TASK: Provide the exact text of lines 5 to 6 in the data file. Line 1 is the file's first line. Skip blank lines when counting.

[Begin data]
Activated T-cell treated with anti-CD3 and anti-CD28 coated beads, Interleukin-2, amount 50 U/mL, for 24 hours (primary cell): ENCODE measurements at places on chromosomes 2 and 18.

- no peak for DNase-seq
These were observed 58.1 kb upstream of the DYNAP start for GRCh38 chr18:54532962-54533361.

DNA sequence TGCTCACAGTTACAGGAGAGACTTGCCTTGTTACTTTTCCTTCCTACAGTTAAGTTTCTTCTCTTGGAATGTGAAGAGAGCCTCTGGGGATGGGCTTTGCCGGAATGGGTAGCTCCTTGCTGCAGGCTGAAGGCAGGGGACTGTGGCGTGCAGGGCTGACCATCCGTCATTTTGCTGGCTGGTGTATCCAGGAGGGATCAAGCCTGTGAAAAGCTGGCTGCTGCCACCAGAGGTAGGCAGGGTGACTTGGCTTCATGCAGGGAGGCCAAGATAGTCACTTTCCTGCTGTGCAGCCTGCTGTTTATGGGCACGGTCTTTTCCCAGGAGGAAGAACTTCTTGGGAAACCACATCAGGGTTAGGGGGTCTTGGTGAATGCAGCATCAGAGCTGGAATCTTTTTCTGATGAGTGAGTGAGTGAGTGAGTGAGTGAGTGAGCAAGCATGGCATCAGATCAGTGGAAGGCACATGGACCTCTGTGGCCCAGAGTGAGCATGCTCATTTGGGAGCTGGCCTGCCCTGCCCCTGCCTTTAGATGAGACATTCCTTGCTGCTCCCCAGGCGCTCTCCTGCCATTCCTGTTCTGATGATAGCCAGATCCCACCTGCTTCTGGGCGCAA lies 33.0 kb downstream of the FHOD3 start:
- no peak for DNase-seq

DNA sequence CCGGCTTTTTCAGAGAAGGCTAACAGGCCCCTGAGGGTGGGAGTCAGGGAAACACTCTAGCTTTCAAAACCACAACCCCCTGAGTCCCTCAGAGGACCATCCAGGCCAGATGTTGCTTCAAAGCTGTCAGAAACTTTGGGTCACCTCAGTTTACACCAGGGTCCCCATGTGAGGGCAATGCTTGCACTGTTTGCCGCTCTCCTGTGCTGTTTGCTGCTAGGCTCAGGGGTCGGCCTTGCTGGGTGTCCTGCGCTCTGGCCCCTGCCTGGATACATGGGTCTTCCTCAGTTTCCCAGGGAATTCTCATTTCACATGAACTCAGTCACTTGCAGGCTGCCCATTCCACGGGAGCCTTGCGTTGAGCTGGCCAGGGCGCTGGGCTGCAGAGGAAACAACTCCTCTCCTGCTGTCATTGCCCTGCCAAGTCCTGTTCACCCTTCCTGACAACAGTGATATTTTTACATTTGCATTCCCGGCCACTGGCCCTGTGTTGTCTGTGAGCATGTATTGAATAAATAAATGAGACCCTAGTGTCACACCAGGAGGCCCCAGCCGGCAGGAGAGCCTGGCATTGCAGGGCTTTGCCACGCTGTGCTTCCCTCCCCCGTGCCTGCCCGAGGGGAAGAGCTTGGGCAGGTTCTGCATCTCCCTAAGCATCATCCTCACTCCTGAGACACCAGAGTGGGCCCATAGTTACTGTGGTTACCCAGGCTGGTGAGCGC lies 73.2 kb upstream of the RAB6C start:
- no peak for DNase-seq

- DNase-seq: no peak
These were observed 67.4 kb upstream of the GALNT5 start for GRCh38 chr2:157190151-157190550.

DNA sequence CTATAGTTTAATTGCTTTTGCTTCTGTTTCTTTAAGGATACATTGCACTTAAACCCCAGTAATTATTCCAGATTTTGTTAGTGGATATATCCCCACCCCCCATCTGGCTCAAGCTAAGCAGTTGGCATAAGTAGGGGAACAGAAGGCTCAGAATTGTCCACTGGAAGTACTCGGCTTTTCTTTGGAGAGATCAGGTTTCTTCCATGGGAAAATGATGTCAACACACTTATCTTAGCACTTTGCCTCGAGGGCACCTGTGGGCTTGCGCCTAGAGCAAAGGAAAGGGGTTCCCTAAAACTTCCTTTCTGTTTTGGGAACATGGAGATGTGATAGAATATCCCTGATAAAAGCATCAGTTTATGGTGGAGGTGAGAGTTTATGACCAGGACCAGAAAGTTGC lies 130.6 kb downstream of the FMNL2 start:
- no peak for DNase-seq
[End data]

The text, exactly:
- no peak for DNase-seq

DNA sequence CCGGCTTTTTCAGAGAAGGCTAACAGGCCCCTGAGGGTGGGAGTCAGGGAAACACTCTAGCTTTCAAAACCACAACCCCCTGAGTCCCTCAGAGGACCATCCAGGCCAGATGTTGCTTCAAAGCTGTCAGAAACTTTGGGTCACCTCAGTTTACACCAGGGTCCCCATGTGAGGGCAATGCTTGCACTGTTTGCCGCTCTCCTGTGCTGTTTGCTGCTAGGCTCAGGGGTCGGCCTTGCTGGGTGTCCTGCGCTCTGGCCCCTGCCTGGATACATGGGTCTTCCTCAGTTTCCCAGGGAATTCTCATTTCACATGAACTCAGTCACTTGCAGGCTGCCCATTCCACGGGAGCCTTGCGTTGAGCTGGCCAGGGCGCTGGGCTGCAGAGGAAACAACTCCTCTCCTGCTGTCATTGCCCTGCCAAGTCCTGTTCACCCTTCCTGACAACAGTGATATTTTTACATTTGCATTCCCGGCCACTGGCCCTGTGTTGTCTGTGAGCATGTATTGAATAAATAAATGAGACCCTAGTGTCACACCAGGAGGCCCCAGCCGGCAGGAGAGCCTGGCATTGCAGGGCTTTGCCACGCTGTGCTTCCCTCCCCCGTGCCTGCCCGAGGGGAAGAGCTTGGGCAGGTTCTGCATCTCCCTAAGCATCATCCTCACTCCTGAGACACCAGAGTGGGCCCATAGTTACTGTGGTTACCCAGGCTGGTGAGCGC lies 73.2 kb upstream of the RAB6C start: